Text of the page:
Number of the Month: 2.3 million miles
Water Pipes in Meigs Vault, Washington Aqueduct. By Bestbudbrian (Own work) [CC BY-SA 4.0 (https://creativecommons.org/licenses/by-sa/4.0)], via Wikimedia Commons
If you need a reminder there are issues more pressing than the President’s tweets, try the Infrastructure Report Card published by the American Society of Civil Engineers (ASCE). Then jot a note to your Senators and Congressperson and ask them why the nation is falling apart, literally. With an overall infrastructure rating of D+, the U.S. is failing in most of the report’s 12 categories, which range from transit to parks to hazardous materials. ASCE rates drinking water and wastewater infrastructure D and D+ respectively. There is no comprehensive national plan for repair and replacement of the more than 1 million miles of pipe that deliver the nation’s drinking water and 1.3 million miles of pipe that take away domestic wastes.
ASCE on drinking water infrastructure:
Many of those pipes were laid in the early to mid‐ 20th century with a lifespan of 75‐100 years. With utilities averaging a pipe replacement rate of 0.5% per year, it will take an estimated 200 years to replace the system – nearly double the useful life of the pipes. Because America’s drinking water infrastructure provides a critical service, significant new investment and increased efficiencies are needed as filtration plants, pipes, and pumps age past their useful life.
Every day, nearly six billion gallons of treated drinking water are lost due to leaking pipes, with an estimated 240,000 water main breaks occurring each year. It is estimated that leaky, aging pipes are wasting 14 to 18% of each day’s treated water; the amount of clean drinking water lost every day could support 15 million households.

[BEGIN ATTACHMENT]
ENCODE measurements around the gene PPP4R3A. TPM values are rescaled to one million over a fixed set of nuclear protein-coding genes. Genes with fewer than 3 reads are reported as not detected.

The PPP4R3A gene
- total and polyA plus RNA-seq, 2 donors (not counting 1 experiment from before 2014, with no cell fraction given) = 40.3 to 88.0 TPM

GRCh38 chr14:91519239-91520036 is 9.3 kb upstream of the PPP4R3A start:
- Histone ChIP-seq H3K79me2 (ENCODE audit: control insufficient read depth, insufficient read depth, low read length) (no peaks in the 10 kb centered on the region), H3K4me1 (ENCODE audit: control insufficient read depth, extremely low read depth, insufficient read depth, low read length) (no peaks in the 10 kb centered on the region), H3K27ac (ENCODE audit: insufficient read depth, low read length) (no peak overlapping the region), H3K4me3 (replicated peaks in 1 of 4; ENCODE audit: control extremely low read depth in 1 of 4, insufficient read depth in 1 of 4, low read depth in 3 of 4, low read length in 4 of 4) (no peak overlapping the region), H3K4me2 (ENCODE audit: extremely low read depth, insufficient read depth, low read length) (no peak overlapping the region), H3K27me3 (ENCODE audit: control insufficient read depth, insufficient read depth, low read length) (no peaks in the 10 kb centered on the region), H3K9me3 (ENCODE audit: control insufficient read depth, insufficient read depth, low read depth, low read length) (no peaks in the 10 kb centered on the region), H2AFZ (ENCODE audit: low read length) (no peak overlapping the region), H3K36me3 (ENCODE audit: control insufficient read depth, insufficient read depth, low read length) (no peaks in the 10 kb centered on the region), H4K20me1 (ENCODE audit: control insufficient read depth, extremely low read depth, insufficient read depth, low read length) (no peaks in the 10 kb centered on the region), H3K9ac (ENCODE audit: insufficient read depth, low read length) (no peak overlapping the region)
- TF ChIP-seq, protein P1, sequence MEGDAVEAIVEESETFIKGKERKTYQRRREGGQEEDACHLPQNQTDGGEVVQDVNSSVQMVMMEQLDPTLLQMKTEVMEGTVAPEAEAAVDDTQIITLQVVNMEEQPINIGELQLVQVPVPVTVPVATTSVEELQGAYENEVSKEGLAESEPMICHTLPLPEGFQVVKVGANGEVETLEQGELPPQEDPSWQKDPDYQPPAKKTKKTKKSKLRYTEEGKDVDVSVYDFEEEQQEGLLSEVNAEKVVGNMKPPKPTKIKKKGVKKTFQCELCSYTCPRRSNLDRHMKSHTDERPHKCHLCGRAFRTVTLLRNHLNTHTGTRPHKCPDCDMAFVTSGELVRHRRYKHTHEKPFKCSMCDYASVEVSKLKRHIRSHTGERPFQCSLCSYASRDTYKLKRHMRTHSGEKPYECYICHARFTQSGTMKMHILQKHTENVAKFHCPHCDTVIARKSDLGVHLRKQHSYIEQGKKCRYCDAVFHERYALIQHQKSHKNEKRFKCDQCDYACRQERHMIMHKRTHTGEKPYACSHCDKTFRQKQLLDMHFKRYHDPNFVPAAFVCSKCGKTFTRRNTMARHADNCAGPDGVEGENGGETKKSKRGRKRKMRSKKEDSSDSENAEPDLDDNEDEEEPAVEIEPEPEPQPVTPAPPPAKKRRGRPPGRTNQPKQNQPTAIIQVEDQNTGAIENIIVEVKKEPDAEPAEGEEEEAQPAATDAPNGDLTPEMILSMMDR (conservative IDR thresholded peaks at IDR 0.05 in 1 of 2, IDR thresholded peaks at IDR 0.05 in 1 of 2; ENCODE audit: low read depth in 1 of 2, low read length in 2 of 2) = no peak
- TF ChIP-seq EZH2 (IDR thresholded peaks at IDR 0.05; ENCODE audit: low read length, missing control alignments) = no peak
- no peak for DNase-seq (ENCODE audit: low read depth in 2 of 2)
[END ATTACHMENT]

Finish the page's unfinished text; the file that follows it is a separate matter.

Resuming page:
[…] According to the American Water Works Association, upgrading existing water systems and to meeting the drinking water infrastructure needs of a growing population will require at least $1 trillion.
ASCE on wastewater infrastructure:
Nearly 240 million Americans – 76% of the population – rely on the nation’s 14,748 treatment plants for wastewater sanitation. By 2032 it is expected that 56 million more people will connect to centralized treatment plants, rather than private septic systems – a 23% increase in demand. In the U.S., there are over 800,000 miles of public sewers and 500,000 miles of private lateral sewers connecting private property to public sewer lines. Each of these conveyance systems is susceptible to structural failure, blockages, and overflows. The U.S. Environmental Protection Agency (EPA) estimates that at least 23,000 to 75,000 sanitary sewer overflow events occur in the United States each year. As new users are connected to centralized treatment, older conveyance and treatment systems must manage increasing flow or new treatment facilities must be constructed. It is estimated 532 new systems will need to be constructed by 2032 to meet future treatment needs.
[…] The EPA estimates $271 billion is needed for wastewater infrastructure over the next 25 years.